“I see you are consulting a book to refresh your memory. What is this book?”
“The ship’s log.”
“How does it happen to be in your possession?”
“The crew appointed me captain. As such, I kept the log-book. It contains a full account of the discovery of the bodies, witnessed by all the men.”
“Is it in your writing?”
“Yes; it is in my writing.”
“You read it to the men, and they signed it?”
“No; they read it themselves before they signed it.”
After a wrangle as to my having authority to make a record in the log-book, the prosecuting attorney succeeded in having the book admitted as evidence, and read to the jury the entry of August 13.
Having thus proved the crimes, I was excused, to be recalled later. The defense reserving its cross-examination, the doctor from the quarantine station was called next, and testified to the manner of death. His testimony was revolting, and bears in no way on the story, save in one particular—a curious uniformity in the mutilation of the bodies of Vail and Captain Richardson—a sinister similarity that was infinitely shocking. In each case the forehead, the two arms, and the abdomen had received a frightful blow. In the case of the Danish girl there was only one wound—the injury on the head.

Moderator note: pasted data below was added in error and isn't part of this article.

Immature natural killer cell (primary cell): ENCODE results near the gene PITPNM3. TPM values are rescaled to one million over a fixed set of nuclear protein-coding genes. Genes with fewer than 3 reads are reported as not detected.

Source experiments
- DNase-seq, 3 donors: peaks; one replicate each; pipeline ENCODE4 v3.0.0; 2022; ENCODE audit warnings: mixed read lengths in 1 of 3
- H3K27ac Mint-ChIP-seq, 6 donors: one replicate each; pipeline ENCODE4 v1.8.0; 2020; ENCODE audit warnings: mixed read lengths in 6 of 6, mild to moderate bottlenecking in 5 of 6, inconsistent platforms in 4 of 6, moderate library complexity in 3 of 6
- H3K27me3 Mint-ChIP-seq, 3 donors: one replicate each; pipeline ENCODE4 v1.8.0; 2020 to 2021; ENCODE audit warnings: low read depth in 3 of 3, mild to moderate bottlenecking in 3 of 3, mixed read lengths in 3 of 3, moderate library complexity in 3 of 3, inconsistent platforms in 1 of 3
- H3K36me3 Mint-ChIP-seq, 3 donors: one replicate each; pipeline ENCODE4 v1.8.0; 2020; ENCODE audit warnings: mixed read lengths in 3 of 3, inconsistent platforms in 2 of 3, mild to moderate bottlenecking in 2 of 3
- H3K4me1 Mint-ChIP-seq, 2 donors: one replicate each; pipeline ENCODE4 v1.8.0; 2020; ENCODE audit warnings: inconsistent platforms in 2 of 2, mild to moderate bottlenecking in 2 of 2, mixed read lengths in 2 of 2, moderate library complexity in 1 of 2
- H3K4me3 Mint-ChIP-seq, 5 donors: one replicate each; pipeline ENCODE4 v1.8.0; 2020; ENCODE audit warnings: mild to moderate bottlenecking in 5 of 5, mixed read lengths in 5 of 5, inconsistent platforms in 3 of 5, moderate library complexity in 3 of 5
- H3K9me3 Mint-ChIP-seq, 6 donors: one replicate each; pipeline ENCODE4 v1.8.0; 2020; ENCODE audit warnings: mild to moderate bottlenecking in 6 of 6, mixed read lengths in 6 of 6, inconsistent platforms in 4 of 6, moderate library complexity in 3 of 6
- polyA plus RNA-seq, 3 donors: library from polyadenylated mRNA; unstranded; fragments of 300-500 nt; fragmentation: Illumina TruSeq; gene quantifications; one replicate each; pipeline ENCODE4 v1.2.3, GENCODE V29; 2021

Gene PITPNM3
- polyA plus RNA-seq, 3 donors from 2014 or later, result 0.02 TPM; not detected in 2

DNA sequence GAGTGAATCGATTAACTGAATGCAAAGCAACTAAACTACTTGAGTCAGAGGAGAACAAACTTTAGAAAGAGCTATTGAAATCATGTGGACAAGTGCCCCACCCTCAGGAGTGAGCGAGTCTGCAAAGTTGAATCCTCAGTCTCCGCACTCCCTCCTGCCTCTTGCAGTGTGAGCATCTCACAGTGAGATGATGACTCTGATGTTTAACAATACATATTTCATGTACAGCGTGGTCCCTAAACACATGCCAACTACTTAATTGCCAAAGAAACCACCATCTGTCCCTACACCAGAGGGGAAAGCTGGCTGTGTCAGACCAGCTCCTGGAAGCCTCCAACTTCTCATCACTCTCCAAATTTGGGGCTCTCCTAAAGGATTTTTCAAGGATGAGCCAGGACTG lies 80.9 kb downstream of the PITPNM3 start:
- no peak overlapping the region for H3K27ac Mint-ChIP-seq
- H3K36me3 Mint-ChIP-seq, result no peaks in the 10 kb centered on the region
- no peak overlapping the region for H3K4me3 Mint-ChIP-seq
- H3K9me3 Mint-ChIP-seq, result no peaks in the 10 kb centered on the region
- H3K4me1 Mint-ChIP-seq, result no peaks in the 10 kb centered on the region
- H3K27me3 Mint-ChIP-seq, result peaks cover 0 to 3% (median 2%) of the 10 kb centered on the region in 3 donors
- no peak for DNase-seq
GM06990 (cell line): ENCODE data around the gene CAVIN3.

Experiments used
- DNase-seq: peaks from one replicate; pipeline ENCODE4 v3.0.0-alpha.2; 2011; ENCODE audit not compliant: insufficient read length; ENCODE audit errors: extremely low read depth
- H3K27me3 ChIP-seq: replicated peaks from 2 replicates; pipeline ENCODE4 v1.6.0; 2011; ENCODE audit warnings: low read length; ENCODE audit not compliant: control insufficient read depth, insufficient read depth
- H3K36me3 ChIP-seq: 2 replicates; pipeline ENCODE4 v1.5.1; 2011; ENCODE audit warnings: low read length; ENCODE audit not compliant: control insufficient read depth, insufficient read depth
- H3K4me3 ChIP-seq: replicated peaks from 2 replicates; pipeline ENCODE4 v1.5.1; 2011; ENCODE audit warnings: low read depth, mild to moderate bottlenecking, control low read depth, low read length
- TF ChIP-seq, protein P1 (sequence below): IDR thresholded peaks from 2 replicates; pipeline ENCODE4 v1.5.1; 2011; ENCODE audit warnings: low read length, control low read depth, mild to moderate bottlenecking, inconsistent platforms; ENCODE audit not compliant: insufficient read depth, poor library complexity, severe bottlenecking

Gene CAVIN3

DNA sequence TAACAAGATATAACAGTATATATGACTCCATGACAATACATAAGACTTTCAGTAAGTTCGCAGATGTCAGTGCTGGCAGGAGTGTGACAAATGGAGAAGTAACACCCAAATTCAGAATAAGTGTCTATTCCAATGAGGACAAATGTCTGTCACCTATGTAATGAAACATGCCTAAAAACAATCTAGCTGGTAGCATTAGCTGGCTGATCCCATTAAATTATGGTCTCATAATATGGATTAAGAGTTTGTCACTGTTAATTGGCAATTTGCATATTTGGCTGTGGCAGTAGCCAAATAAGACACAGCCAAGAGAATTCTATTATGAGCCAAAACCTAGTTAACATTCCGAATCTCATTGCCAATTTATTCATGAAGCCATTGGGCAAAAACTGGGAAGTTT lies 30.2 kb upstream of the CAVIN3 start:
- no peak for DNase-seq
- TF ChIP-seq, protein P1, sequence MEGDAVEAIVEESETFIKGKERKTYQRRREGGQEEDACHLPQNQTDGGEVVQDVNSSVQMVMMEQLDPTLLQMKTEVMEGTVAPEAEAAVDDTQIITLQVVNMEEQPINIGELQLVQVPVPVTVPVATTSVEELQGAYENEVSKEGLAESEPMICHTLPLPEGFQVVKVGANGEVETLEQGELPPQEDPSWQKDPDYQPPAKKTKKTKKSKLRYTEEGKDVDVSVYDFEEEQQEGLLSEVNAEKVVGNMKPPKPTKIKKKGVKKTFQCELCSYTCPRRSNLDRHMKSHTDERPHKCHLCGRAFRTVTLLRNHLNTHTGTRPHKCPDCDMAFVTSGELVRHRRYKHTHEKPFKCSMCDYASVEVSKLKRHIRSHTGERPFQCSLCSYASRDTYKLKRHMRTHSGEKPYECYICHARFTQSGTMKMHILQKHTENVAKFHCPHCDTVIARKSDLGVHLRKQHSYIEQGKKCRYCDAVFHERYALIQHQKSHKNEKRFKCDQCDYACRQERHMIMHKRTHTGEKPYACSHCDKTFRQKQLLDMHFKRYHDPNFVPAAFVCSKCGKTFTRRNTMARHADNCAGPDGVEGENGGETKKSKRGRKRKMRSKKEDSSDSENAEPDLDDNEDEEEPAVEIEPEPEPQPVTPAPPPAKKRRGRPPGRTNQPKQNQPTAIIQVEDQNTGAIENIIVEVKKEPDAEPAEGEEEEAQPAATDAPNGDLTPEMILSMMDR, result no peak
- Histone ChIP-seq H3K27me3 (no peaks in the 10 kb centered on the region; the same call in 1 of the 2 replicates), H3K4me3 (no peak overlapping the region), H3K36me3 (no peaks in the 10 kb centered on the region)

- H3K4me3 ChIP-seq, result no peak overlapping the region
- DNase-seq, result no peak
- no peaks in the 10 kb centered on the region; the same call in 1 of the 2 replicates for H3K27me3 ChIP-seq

Henrietta Sloane was called next.
“Are you married?”
“When and where were you born?”
“Isle of Man, December 11 1872.”
“How long have you lived in the United States?”
“Since I was two.”
“Your position on the yacht Ella?”
“On the Baltic, between Liverpool and New York.
That was how I met
“Where was your room on the yacht Ella?”
“Off the chartroom.”
“Will you indicate it on this diagram?”
“It was there.” (Pointing.)
The diagram was shown to the jury.
“There are two bunks in this room. Which was yours?”
“The one at the side—the one opposite the door was Karen’s.”
“Tell what happened on the night of August 11 and morning of the 12th.”
“I went to bed early. Karen Hansen had not come down by midnight. When I opened the door, I saw why. Mr. Turner and Mr. Singleton were there, drinking.”
The defense objected to this but was overruled by the court.
“Mr. Vail was trying to persuade the mate to go on deck, before the captain came down.”
“Did they go?”
“What comment did Mr. Singleton make?”
“He said he hoped the captain would come. He wanted a chance to get at him.”